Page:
For Lewis and Barnes, all the elements that make up the earth ultimately were formed in stars by nuclear fusion and spread by supernovae. Eventually, the gas clouds formed by the supernovae recollapsed to form a new generation of stars, some with planetary systems like ours. It turns out that the nucleus of carbon has an excited state (also called a “resonance”) that can be stabilized by emission of a high energy gamma ray. If this were not the case, the energy of the excited state would cause the nucleus to disintegrate and carbon would not be formed in stars. For Lewis and Barnes, this would mean no organic, carbon-based life forms could have ever evolved. If the energy of the carbon resonance varied by as much as 3%, stars would not produce any carbon. In a similar vein, if the strong force were increased by 0.4%, oxygen would not be formed in stars, but carbon would be. On the other hand, if the strong force were decreased by 0.4%, no carbon would form in stars, but oxygen would be. If the quark masses were changed by a few percent, then neither carbon nor oxygen would form in stars.
For the Big Bang theory to work, the universe had to start off with much free energy and low entropy—an improbable condition. There had to be a smooth matter distribution, as presumably evidenced by the cosmic micro-wave background radiation (CMB). A smooth distribution of matter has great gravitational potential energy. But somehow, as the Big Bang story goes, the smooth distribution of matter had slight imperfections in the homogeneity which were just right to allow the action of gravity to eventually form stars and galaxies.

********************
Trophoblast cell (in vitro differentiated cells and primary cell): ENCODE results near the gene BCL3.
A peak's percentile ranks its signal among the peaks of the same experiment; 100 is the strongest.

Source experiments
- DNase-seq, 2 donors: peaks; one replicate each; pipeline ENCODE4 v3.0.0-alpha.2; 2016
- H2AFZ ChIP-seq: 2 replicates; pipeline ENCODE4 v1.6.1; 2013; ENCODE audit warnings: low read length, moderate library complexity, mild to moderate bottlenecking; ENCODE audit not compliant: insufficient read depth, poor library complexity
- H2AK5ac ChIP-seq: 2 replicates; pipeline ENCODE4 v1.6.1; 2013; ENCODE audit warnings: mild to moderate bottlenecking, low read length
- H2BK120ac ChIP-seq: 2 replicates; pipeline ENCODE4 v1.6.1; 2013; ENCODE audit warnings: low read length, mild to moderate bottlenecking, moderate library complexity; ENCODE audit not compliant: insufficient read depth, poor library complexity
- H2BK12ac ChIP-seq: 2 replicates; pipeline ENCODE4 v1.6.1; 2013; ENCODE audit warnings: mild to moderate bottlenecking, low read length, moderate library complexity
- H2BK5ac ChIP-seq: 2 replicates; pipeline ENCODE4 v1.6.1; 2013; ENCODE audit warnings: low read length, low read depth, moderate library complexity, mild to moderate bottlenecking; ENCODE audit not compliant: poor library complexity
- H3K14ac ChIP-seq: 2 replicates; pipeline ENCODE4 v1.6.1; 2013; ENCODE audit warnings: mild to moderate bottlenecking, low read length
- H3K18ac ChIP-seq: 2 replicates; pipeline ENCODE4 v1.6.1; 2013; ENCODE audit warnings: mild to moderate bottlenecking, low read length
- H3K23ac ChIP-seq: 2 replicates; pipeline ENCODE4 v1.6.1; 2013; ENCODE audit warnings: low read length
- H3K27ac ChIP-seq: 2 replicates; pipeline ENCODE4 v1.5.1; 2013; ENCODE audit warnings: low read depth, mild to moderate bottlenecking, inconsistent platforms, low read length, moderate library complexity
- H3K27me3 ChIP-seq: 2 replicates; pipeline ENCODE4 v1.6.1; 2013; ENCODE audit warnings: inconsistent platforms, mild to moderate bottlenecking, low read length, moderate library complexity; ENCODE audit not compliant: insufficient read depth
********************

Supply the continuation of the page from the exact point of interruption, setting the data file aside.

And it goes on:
Chapter 5: The Universe is Expanding
This is where things get really interesting. The authors start off by describing the universe as we understand it. There are billions of galaxies of various shapes and sizes. Our own Milky Way galaxy is a spiral type with 400 million stars. Galaxies form groups and larger clusters held together by gravity. The Milky Way belongs to the Local Group. There are cosmic voids where little matter exists. There are web filaments of groups of galaxy clusters. Where did all this structure come from?
Our best theory of gravity, relativity, says mass bends space-time. To a first approximation, the universe is assumed to be homogeneous and isotropic. Homogeneity is the idea that the matter-energy distribution in the universe is very even and smooth if viewed on large scales. Presumably, there are no special places—no edges or center. You can picture this by imagining that the surface of a globe represents three-dimensional space. No matter what direction you travel or where you start on the globe’s surface, you would never encounter a barrier or any place that looked unique. Isotropy means regardless of location in the universe and in which direction one looks, everything appears more or less the same in terms of the amount and type of matter. These two assumptions, homogeneity and isotropy, taken together are referred to as the cosmological principle or the principle of mediocrity. The cosmological principle is assumed, but has not been proven, to be true.
The geometry of space-time in our universe is flat. It could have been curved positively or negatively, but it is flat. The universe is expanding. In a flat universe, parallel lines never converge. In a positively curved space-time, parallel lines will eventually converge. In a flat universe, the sum of the interior angles of a triangle is 180 degrees. In a positively curved space-time, the sum of the interior angles of a triangle is greater than 180 degrees. In a negatively curved space-time, the sum of the interior angles of a triangle is less than 180 degrees.